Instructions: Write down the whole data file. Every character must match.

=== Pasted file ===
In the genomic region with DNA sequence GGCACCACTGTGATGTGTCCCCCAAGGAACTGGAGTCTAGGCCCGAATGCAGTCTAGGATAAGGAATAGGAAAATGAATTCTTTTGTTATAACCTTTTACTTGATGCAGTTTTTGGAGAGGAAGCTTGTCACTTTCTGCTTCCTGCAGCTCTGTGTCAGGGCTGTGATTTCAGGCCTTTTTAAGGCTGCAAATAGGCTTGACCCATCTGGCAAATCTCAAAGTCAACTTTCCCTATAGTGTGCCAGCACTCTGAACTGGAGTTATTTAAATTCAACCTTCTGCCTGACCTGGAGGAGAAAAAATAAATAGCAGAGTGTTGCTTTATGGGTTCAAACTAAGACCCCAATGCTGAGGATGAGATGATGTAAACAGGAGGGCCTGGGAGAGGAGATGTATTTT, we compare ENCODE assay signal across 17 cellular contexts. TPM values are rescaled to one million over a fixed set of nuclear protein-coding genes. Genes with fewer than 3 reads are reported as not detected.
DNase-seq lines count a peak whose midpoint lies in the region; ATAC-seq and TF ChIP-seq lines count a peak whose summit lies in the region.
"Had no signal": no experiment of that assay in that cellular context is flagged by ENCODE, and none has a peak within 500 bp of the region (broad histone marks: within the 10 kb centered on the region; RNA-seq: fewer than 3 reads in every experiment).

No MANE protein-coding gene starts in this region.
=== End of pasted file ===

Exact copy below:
In the genomic region with DNA sequence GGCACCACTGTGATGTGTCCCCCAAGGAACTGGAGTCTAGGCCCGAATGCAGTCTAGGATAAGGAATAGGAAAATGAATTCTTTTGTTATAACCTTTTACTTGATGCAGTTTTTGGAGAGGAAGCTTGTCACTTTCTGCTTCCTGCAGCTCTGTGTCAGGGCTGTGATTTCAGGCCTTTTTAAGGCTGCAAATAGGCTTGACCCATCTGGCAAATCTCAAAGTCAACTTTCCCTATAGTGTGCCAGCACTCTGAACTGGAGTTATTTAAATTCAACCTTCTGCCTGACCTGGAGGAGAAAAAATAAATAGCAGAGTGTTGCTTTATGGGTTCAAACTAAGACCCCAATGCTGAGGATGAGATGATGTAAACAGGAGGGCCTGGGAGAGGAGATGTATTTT, we compare ENCODE assay signal across 17 cellular contexts. TPM values are rescaled to one million over a fixed set of nuclear protein-coding genes. Genes with fewer than 3 reads are reported as not detected.
DNase-seq lines count a peak whose midpoint lies in the region; ATAC-seq and TF ChIP-seq lines count a peak whose summit lies in the region.
"Had no signal": no experiment of that assay in that cellular context is flagged by ENCODE, and none has a peak within 500 bp of the region (broad histone marks: within the 10 kb centered on the region; RNA-seq: fewer than 3 reads in every experiment).

No MANE protein-coding gene starts in this region.